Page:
Base of Common Logarithms
Date: 05/23/2000 at 20:57:42 From: Courtney Shannon Subject: Logarithms and base ten Why is the base of common logarithms 10? Is it easier to work with, or is there a mathematical explanation?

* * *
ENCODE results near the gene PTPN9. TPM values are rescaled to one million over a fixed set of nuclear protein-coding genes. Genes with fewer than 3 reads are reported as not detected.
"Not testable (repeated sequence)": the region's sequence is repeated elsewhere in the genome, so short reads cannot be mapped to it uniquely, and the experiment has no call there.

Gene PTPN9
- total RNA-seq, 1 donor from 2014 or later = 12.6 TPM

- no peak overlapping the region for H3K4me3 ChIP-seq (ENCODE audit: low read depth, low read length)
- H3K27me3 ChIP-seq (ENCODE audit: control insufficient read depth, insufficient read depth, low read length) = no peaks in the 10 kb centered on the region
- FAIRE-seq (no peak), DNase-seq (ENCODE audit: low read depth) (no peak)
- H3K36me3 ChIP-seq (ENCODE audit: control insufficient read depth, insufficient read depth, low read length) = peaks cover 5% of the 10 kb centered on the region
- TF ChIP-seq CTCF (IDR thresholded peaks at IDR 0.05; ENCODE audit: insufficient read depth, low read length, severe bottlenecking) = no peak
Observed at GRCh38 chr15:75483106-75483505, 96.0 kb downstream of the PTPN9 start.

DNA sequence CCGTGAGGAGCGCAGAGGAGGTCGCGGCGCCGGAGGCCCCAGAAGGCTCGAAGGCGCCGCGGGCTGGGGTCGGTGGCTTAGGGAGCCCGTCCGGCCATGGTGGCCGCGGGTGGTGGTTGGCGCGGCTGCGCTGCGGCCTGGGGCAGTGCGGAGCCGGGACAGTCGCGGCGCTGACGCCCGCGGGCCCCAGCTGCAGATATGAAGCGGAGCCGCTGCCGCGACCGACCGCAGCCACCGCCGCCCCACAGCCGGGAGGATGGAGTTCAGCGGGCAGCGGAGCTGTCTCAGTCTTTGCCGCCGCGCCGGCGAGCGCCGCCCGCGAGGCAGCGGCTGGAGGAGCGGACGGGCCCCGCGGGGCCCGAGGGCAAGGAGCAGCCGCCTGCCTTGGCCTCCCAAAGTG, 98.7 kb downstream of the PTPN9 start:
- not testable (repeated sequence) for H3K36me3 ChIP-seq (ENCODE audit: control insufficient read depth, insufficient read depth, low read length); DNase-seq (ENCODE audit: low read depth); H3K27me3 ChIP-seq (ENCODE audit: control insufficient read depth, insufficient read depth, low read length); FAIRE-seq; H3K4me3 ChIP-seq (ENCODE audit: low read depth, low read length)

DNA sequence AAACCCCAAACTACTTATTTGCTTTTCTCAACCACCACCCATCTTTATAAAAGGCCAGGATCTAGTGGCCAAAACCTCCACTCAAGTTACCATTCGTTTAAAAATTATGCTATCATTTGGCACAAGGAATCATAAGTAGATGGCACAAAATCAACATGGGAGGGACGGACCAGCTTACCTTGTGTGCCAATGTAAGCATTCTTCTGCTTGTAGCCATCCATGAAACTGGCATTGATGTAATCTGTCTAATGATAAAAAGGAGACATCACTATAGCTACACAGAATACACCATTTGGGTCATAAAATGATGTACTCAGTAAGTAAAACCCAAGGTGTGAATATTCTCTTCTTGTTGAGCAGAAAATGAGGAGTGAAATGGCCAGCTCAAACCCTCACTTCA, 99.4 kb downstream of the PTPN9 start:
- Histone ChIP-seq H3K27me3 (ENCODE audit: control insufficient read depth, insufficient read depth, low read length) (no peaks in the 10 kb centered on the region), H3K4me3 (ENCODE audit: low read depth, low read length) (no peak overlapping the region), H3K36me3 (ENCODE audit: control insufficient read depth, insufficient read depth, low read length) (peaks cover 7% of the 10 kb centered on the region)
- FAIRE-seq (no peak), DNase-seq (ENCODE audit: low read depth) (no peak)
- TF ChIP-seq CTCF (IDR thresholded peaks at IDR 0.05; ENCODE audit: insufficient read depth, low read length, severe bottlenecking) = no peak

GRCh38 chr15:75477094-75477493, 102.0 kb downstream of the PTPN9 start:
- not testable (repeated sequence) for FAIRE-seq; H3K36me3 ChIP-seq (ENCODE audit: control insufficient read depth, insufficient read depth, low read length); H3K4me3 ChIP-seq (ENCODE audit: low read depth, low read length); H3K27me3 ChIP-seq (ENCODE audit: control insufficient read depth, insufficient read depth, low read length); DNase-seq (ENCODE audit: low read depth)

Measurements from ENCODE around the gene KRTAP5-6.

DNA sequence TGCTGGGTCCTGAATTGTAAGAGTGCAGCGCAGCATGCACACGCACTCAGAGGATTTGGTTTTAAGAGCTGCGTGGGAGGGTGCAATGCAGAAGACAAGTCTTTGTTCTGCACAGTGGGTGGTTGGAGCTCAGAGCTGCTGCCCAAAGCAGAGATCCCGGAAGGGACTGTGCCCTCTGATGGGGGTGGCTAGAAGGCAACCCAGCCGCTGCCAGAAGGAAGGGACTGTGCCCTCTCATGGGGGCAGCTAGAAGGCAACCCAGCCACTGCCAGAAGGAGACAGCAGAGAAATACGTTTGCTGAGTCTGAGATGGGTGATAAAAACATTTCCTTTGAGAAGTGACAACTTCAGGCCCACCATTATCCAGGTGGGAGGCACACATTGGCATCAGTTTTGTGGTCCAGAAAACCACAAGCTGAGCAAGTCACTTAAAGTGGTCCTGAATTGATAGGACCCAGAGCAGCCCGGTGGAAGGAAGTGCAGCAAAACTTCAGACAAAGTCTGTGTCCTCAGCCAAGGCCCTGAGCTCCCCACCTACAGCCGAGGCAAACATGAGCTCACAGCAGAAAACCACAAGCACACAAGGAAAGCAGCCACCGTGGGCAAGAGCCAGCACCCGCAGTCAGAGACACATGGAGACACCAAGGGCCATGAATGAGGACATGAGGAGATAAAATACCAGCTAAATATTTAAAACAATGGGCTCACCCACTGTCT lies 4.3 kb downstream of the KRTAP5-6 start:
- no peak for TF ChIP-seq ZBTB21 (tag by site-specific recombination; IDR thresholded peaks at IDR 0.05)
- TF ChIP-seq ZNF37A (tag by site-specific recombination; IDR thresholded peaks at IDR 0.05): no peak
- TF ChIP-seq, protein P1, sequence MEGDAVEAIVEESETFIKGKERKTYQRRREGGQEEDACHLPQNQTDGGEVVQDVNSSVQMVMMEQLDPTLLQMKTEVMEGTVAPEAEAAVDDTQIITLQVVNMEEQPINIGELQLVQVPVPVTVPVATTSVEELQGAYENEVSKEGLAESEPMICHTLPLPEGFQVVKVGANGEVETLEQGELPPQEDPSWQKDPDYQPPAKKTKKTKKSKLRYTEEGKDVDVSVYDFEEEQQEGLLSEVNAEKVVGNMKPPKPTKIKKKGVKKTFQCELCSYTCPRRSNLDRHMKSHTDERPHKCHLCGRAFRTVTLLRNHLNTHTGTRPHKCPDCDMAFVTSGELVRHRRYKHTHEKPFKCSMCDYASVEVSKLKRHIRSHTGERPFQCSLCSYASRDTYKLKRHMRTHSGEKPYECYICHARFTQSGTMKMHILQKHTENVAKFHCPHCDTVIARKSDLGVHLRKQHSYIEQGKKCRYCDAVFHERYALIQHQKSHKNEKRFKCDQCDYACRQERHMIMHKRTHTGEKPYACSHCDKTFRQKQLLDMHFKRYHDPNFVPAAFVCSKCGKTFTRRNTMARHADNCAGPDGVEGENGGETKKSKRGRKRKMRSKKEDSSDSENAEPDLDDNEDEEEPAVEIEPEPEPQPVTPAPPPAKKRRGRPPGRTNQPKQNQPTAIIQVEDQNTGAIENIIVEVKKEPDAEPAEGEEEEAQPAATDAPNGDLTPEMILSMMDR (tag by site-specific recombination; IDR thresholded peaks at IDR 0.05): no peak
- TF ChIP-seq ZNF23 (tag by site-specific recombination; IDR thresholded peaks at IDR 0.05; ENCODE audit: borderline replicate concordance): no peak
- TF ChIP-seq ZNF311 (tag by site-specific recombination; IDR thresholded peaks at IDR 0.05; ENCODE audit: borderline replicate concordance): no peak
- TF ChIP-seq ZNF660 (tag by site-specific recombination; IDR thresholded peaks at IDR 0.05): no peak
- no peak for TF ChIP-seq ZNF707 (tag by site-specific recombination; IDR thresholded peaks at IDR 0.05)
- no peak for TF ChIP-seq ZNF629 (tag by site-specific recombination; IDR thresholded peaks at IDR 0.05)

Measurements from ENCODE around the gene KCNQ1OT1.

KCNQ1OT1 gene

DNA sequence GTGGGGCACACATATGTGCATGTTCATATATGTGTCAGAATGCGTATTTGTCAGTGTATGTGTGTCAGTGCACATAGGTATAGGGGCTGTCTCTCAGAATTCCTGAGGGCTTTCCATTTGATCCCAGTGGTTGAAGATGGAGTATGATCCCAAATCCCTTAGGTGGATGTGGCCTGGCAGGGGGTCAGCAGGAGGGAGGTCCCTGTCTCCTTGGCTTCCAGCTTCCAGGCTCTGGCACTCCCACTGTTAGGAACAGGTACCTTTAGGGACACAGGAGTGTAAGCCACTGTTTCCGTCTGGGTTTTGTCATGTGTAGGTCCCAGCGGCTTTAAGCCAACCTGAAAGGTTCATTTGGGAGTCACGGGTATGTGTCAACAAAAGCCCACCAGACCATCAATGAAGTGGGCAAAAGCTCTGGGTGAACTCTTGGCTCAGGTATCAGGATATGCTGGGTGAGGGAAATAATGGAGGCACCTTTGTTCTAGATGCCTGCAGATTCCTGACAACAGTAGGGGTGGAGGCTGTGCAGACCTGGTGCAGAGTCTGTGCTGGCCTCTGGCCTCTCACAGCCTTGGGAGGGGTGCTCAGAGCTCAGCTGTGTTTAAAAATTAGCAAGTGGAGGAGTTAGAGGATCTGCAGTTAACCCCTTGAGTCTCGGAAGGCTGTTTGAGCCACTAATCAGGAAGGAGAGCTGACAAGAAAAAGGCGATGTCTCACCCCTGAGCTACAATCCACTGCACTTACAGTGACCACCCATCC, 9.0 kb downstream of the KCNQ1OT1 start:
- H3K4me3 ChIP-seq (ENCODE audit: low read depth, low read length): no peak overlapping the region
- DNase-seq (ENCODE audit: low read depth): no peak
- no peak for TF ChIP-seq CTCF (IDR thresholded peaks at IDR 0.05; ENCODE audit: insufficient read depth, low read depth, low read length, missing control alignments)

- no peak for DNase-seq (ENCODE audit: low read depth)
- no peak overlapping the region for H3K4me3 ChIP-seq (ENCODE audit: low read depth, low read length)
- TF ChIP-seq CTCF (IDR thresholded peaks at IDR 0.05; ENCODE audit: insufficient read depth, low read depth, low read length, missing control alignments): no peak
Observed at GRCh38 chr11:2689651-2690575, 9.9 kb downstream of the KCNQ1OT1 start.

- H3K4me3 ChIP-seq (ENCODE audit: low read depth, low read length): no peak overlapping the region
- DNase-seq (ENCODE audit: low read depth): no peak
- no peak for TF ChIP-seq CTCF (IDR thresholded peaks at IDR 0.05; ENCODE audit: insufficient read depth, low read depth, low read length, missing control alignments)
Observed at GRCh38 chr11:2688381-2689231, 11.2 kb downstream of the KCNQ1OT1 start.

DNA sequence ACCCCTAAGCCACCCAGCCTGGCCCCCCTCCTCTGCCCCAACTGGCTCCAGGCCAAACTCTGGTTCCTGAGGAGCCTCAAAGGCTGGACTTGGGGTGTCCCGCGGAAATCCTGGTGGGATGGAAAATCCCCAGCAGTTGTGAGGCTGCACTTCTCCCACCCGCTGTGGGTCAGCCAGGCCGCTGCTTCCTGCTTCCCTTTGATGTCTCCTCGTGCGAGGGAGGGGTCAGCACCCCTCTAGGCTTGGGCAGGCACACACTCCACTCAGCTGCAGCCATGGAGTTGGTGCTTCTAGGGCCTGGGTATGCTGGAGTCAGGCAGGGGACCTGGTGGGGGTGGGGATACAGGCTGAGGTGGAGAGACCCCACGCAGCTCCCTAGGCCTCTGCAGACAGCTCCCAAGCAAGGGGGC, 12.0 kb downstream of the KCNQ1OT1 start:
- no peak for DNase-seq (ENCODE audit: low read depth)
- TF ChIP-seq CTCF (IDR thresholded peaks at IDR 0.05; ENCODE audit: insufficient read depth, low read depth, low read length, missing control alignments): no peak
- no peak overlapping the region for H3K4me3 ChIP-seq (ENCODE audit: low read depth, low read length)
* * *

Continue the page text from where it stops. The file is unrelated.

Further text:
Date: 05/24/2000 at 12:48:28 From: Doctor Peterson Subject: Re: Logarithms and base ten Hi, Courtney. When logarithms were used to just make calculations easier, it was natural to use base 10 logs because they fit well with base 10 numbers. It's easy to find the log of 10, 100, 1000, and so on; and if you have a table of logs of numbers from 1 to 10, you can use nothing more than addition to use it for larger or smaller numbers: log(5) = 0.69897 log(50) = log(10*5) = log(10) + log(5) = 1 + 0.69897 = 1.69897 So common logarithms make it easier to make and use a table. That's really all they're good for - except to determine how many digits a number has (in base 10, of course). Mathematically, common logs are NOT particularly "natural"; we usually work with "natural logs" (base e), which arise naturally in calculus, or else with whatever log fits the work we are doing. Base 2 logs are useful in working with binary numbers, for example. - Doctor Peterson, The Math Forum http://mathforum.org/dr.math/
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